Taiwan wants to buy more F-16s and will press the issue at an annual defense meeting with US officials, a military officer said yesterday.
“We’ll utilize the opportunity to again express the hope of buying F-16s,” a Ministry of National Defense official said on condition of anonymity.
The US-Taiwan Defense Industry Conference 2009 in Virginia, which runs from Sunday until Tuesday, will include speeches by state and defense department officials.
The Taiwanese side is headed by Deputy Minister of Defense Chaou Shih-chang (趙世璋), the official said.
Taiwan applied to the US government to buy 66 F-16 C/D fighters in early 2007, but observers said Washington held up the deal for fear of angering Beijing.
Rupert Hammond-Chambers, president of the US-Taiwan Business Council, which organized the conference, urged the administration of US President Barack Obama to approve the purchase, citing China’s growing military might.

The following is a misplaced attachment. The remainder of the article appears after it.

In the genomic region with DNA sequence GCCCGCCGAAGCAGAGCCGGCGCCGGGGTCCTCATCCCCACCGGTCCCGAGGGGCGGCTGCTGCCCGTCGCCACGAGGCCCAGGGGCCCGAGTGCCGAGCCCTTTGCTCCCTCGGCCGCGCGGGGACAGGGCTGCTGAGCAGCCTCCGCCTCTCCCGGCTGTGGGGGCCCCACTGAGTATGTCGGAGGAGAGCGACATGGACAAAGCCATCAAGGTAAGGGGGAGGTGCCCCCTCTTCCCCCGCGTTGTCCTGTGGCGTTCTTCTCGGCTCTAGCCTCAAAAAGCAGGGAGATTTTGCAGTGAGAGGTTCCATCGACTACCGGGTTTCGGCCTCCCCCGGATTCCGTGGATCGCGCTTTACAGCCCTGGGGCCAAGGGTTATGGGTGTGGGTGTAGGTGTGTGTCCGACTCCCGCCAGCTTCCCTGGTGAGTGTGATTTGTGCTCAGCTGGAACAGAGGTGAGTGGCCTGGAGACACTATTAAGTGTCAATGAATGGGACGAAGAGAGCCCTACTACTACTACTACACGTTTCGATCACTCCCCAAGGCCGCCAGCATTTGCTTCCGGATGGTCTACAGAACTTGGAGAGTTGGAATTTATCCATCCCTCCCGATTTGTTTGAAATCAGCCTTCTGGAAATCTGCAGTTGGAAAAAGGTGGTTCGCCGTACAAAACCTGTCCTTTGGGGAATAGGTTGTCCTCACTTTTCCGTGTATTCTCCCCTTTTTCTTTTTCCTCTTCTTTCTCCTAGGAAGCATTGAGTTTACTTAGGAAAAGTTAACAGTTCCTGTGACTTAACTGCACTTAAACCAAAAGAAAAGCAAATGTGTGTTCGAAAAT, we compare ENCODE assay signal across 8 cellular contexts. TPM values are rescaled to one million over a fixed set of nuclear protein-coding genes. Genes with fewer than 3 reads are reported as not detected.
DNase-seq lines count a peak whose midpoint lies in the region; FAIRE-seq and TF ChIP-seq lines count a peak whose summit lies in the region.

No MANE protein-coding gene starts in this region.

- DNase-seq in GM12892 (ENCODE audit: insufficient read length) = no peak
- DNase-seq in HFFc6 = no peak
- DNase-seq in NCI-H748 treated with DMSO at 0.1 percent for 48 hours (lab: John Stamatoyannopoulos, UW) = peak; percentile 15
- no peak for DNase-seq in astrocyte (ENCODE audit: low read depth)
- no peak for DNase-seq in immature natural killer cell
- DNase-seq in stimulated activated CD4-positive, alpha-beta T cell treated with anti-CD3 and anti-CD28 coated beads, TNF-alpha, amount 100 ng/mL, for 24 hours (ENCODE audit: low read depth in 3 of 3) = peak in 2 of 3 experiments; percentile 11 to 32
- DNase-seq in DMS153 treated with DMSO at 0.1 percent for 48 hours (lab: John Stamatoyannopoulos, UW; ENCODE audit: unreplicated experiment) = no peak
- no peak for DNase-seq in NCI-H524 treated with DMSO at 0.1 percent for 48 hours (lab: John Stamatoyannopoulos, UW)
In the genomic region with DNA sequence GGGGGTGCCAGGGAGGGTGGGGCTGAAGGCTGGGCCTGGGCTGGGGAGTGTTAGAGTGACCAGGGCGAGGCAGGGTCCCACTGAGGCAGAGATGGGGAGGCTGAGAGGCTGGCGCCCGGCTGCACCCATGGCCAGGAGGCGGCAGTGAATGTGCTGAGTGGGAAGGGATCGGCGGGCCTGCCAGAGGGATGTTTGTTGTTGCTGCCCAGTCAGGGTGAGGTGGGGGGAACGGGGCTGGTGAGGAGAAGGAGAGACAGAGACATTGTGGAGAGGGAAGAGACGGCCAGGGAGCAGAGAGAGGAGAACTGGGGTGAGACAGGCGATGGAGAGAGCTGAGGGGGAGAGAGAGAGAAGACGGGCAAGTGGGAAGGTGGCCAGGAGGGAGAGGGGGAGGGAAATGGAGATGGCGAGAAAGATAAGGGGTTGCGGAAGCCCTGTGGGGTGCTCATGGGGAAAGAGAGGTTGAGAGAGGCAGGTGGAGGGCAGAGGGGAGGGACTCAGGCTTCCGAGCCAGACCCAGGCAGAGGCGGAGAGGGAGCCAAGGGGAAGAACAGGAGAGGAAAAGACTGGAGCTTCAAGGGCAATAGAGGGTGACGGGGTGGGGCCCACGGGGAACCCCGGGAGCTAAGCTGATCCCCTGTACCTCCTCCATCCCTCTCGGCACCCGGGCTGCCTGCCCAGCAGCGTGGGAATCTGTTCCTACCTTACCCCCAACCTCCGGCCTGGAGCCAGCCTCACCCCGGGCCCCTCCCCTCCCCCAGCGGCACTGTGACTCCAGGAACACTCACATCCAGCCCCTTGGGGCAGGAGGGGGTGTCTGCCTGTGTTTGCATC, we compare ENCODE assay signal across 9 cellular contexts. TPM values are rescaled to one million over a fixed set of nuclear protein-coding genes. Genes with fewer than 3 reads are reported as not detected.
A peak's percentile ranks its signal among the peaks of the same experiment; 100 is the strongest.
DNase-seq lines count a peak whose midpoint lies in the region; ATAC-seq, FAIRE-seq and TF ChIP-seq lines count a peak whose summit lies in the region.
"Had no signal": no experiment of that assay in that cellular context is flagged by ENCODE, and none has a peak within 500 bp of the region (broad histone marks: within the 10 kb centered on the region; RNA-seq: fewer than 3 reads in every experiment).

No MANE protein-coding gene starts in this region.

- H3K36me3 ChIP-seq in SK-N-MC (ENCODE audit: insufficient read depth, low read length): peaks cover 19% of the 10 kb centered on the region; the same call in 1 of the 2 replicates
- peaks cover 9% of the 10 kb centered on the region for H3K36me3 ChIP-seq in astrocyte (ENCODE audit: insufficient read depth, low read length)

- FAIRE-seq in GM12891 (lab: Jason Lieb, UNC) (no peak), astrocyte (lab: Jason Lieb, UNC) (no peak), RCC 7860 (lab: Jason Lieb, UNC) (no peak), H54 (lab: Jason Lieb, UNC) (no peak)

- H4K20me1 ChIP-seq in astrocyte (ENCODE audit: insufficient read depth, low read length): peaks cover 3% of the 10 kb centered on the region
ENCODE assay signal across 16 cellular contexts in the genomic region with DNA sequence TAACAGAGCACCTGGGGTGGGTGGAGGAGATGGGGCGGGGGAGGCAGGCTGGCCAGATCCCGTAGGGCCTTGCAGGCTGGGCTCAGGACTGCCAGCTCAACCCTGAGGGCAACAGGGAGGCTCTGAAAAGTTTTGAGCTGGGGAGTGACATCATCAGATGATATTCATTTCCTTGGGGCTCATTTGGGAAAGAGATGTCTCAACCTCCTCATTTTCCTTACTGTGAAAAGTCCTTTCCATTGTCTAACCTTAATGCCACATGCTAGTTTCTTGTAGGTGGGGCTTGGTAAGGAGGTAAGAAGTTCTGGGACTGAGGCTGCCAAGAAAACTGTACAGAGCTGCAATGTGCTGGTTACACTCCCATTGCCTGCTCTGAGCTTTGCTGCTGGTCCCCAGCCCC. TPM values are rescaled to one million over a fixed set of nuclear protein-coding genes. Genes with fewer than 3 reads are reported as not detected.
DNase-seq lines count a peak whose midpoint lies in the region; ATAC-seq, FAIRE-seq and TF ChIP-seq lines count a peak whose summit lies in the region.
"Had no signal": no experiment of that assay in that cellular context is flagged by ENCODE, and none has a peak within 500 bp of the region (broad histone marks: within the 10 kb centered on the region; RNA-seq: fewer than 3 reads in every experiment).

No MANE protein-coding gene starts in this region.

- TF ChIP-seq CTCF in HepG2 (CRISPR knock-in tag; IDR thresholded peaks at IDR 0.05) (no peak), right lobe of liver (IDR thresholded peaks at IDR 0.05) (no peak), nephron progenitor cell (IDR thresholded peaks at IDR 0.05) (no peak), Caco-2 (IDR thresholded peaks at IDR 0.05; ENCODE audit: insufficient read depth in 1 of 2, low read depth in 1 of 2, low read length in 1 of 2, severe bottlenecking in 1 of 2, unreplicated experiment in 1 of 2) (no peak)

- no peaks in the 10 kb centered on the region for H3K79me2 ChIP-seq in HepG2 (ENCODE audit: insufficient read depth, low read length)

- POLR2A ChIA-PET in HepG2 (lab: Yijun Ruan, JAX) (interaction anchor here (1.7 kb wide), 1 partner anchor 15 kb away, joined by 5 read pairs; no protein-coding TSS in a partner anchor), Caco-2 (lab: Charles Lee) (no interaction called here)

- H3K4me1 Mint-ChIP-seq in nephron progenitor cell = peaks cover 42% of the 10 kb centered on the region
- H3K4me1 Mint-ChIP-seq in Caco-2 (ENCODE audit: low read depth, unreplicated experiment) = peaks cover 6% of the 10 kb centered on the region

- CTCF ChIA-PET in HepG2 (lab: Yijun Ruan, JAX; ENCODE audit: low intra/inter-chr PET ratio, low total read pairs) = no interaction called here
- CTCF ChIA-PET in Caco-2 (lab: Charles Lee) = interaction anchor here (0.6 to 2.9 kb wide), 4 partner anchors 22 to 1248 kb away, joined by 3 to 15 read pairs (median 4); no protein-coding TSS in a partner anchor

The new planes are meant to beef up the air force’s combat strength until Taiwan can buy so-called “third generation” fighters from the US, military officers said.
The US in 1992 sold Taiwan 150 less sophisticated F-16 fighters, but refused to supply the F-16 C/Ds that Taiwan now wants. The F-16 C/Ds have a longer range and more powerful ground attack capability.
Admiral Timothy Keating, head of the US Pacific Command, warned earlier this month that relations between Beijing and Washington could face at least temporary strain if the US administration agrees to sell Taiwan the advanced F-16 jets.
The US has remained Taiwan’s leading arms supplier even though Washington switched diplomatic recognition from Taipei to Beijing in 1979.